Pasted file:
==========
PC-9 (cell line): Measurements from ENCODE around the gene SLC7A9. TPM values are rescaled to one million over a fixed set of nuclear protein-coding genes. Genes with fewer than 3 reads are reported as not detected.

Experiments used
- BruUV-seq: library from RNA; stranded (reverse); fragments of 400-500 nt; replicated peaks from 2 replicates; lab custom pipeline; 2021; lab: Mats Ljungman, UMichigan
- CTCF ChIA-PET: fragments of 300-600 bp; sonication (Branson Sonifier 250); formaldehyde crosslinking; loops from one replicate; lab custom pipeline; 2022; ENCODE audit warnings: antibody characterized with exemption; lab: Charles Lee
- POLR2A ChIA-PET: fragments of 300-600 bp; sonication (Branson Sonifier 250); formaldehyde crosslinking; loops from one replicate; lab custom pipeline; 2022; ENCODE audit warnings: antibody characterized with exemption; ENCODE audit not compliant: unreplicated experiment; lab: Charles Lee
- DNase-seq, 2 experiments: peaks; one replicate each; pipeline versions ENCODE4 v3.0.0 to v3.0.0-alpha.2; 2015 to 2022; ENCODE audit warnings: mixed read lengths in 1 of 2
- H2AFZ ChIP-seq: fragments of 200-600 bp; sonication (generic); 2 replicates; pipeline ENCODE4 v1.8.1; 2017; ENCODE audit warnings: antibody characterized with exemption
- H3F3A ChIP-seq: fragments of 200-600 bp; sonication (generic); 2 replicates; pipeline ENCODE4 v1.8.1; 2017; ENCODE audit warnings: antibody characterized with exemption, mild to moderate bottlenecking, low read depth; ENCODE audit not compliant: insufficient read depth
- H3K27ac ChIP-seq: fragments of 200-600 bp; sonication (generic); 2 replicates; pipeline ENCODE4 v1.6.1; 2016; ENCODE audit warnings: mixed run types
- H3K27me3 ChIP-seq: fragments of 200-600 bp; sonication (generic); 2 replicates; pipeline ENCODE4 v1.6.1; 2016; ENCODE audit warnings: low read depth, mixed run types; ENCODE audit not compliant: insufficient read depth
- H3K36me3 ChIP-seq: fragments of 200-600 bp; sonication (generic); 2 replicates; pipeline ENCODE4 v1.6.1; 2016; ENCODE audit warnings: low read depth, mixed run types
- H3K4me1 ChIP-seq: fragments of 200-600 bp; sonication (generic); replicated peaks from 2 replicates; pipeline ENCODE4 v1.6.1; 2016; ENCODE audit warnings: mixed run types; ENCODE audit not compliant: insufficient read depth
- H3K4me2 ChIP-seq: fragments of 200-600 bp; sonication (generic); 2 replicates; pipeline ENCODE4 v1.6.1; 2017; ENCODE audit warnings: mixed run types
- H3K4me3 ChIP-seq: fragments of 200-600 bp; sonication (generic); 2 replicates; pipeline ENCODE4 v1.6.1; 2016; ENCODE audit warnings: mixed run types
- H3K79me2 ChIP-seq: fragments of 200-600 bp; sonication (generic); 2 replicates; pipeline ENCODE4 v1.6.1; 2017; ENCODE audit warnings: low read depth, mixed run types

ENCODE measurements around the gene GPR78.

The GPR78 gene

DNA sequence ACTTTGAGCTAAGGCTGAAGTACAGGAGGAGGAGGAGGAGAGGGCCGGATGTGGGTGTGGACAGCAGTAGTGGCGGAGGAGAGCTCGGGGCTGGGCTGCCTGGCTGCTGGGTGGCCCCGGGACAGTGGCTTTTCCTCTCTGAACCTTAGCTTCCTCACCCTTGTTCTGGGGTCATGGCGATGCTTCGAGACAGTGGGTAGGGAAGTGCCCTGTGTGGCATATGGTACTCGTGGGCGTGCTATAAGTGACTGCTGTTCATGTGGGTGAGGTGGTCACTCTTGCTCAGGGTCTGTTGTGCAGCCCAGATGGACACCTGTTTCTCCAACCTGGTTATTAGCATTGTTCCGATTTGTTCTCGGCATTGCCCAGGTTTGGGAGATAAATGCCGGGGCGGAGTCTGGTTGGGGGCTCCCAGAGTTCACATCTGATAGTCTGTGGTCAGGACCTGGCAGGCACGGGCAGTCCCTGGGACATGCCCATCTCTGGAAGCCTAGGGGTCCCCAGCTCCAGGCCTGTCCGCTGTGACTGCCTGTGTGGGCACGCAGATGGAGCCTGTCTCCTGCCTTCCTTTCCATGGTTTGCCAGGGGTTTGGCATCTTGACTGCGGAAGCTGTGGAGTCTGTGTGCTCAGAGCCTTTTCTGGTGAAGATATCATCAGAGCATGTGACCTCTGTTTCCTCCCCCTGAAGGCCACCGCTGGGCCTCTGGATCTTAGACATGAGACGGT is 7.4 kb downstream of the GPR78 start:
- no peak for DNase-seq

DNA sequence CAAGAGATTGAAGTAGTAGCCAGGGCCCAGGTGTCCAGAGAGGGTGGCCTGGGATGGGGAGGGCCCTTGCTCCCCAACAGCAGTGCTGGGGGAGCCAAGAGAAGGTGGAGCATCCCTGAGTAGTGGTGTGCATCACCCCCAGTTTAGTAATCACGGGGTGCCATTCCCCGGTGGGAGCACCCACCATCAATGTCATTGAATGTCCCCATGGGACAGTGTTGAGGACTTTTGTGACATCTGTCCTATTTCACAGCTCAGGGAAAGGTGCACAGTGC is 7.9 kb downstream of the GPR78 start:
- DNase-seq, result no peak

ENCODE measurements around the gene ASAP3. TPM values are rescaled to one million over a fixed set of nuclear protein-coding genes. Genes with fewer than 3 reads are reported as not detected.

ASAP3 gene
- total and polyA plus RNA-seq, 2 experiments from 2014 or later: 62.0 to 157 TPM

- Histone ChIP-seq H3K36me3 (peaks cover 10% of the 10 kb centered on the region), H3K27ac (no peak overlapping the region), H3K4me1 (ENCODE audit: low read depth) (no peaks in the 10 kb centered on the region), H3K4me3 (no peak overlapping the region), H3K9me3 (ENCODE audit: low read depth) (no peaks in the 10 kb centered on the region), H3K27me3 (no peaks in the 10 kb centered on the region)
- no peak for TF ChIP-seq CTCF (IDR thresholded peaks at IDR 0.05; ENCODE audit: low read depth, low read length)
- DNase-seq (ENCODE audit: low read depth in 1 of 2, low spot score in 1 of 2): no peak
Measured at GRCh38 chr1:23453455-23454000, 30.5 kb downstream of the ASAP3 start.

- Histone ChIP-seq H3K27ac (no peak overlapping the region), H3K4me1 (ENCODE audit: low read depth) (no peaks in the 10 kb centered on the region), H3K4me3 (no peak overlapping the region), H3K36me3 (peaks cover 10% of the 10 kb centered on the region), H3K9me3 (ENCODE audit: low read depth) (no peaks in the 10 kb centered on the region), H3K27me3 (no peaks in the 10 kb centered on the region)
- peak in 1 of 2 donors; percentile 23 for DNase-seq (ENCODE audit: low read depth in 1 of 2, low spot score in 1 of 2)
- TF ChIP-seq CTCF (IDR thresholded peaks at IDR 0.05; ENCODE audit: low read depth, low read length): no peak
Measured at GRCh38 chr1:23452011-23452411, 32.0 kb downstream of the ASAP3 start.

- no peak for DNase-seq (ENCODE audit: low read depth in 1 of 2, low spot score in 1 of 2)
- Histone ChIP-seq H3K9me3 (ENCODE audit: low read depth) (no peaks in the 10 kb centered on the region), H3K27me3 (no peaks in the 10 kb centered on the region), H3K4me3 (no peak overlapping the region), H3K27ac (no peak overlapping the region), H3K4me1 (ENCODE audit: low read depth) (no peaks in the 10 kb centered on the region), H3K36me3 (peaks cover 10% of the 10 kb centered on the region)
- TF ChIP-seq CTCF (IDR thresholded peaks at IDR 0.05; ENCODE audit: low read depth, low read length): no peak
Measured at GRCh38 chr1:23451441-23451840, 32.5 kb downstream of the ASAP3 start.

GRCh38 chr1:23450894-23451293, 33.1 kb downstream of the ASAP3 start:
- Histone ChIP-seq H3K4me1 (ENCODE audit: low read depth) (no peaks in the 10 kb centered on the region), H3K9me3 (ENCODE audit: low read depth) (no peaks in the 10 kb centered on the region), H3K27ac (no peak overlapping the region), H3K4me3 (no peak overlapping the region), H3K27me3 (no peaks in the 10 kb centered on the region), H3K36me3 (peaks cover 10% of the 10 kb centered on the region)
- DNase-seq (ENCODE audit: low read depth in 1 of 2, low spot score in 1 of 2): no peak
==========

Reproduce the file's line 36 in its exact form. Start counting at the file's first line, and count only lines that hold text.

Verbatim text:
Measured at GRCh38 chr1:23451441-23451840, 32.5 kb downstream of the ASAP3 start.